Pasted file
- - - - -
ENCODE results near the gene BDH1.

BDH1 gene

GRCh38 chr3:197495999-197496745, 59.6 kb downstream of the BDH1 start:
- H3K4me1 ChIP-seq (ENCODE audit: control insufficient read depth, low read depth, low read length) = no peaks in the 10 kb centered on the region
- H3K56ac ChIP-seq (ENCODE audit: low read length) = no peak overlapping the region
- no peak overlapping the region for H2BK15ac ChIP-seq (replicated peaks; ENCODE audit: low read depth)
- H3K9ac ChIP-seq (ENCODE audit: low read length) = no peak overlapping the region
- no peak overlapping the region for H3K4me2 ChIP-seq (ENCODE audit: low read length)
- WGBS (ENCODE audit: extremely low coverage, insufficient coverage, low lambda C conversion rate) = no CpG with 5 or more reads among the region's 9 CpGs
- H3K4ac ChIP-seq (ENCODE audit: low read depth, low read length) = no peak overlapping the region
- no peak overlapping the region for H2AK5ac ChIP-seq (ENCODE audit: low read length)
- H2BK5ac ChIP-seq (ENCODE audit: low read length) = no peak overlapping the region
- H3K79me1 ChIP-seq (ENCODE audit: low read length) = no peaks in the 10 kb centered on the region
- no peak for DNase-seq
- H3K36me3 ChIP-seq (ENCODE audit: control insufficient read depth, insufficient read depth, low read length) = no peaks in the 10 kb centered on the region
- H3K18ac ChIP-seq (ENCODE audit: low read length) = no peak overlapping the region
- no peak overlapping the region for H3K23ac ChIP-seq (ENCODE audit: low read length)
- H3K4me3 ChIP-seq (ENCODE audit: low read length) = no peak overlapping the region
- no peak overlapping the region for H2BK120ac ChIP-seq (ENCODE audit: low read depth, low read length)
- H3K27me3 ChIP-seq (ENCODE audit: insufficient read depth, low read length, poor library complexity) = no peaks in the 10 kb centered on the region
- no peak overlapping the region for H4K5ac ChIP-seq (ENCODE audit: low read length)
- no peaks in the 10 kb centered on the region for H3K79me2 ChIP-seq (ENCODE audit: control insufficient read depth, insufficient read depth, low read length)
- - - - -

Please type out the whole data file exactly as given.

ENCODE results near the gene BDH1.

BDH1 gene

GRCh38 chr3:197495999-197496745, 59.6 kb downstream of the BDH1 start:
- H3K4me1 ChIP-seq (ENCODE audit: control insufficient read depth, low read depth, low read length) = no peaks in the 10 kb centered on the region
- H3K56ac ChIP-seq (ENCODE audit: low read length) = no peak overlapping the region
- no peak overlapping the region for H2BK15ac ChIP-seq (replicated peaks; ENCODE audit: low read depth)
- H3K9ac ChIP-seq (ENCODE audit: low read length) = no peak overlapping the region
- no peak overlapping the region for H3K4me2 ChIP-seq (ENCODE audit: low read length)
- WGBS (ENCODE audit: extremely low coverage, insufficient coverage, low lambda C conversion rate) = no CpG with 5 or more reads among the region's 9 CpGs
- H3K4ac ChIP-seq (ENCODE audit: low read depth, low read length) = no peak overlapping the region
- no peak overlapping the region for H2AK5ac ChIP-seq (ENCODE audit: low read length)
- H2BK5ac ChIP-seq (ENCODE audit: low read length) = no peak overlapping the region
- H3K79me1 ChIP-seq (ENCODE audit: low read length) = no peaks in the 10 kb centered on the region
- no peak for DNase-seq
- H3K36me3 ChIP-seq (ENCODE audit: control insufficient read depth, insufficient read depth, low read length) = no peaks in the 10 kb centered on the region
- H3K18ac ChIP-seq (ENCODE audit: low read length) = no peak overlapping the region
- no peak overlapping the region for H3K23ac ChIP-seq (ENCODE audit: low read length)
- H3K4me3 ChIP-seq (ENCODE audit: low read length) = no peak overlapping the region
- no peak overlapping the region for H2BK120ac ChIP-seq (ENCODE audit: low read depth, low read length)
- H3K27me3 ChIP-seq (ENCODE audit: insufficient read depth, low read length, poor library complexity) = no peaks in the 10 kb centered on the region
- no peak overlapping the region for H4K5ac ChIP-seq (ENCODE audit: low read length)
- no peaks in the 10 kb centered on the region for H3K79me2 ChIP-seq (ENCODE audit: control insufficient read depth, insufficient read depth, low read length)